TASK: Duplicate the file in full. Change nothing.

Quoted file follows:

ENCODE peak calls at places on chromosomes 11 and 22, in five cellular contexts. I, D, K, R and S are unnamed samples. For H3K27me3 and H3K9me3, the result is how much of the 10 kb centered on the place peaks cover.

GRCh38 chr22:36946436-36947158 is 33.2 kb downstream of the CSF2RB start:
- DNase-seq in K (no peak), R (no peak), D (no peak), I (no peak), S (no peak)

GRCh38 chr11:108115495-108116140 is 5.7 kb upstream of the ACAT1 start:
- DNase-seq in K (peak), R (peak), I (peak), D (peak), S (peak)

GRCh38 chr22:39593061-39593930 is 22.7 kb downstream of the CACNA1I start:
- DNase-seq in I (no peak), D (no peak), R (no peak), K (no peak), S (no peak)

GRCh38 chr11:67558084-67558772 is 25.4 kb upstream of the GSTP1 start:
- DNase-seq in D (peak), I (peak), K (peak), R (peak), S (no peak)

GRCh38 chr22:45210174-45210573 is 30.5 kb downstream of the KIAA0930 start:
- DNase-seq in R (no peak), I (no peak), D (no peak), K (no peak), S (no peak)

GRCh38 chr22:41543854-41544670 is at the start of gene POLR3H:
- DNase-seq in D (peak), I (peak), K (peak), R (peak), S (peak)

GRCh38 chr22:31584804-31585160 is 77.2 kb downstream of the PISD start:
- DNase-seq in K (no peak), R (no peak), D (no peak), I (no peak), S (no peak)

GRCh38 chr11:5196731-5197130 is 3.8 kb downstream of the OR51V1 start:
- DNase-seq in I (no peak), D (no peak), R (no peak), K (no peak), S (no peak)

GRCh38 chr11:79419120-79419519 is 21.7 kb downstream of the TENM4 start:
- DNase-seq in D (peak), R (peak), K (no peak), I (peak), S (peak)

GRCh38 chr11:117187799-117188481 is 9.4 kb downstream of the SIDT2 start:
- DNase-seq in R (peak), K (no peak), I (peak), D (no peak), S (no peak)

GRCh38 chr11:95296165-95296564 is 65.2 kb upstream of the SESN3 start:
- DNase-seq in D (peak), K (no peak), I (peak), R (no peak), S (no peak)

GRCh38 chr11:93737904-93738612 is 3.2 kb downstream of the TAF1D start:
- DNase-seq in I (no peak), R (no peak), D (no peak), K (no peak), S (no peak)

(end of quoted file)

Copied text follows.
ENCODE peak calls at places on chromosomes 11 and 22, in five cellular contexts. I, D, K, R and S are unnamed samples. For H3K27me3 and H3K9me3, the result is how much of the 10 kb centered on the place peaks cover.

GRCh38 chr22:36946436-36947158 is 33.2 kb downstream of the CSF2RB start:
- DNase-seq in K (no peak), R (no peak), D (no peak), I (no peak), S (no peak)

GRCh38 chr11:108115495-108116140 is 5.7 kb upstream of the ACAT1 start:
- DNase-seq in K (peak), R (peak), I (peak), D (peak), S (peak)

GRCh38 chr22:39593061-39593930 is 22.7 kb downstream of the CACNA1I start:
- DNase-seq in I (no peak), D (no peak), R (no peak), K (no peak), S (no peak)

GRCh38 chr11:67558084-67558772 is 25.4 kb upstream of the GSTP1 start:
- DNase-seq in D (peak), I (peak), K (peak), R (peak), S (no peak)

GRCh38 chr22:45210174-45210573 is 30.5 kb downstream of the KIAA0930 start:
- DNase-seq in R (no peak), I (no peak), D (no peak), K (no peak), S (no peak)

GRCh38 chr22:41543854-41544670 is at the start of gene POLR3H:
- DNase-seq in D (peak), I (peak), K (peak), R (peak), S (peak)

GRCh38 chr22:31584804-31585160 is 77.2 kb downstream of the PISD start:
- DNase-seq in K (no peak), R (no peak), D (no peak), I (no peak), S (no peak)

GRCh38 chr11:5196731-5197130 is 3.8 kb downstream of the OR51V1 start:
- DNase-seq in I (no peak), D (no peak), R (no peak), K (no peak), S (no peak)

GRCh38 chr11:79419120-79419519 is 21.7 kb downstream of the TENM4 start:
- DNase-seq in D (peak), R (peak), K (no peak), I (peak), S (peak)

GRCh38 chr11:117187799-117188481 is 9.4 kb downstream of the SIDT2 start:
- DNase-seq in R (peak), K (no peak), I (peak), D (no peak), S (no peak)

GRCh38 chr11:95296165-95296564 is 65.2 kb upstream of the SESN3 start:
- DNase-seq in D (peak), K (no peak), I (peak), R (no peak), S (no peak)

GRCh38 chr11:93737904-93738612 is 3.2 kb downstream of the TAF1D start:
- DNase-seq in I (no peak), R (no peak), D (no peak), K (no peak), S (no peak)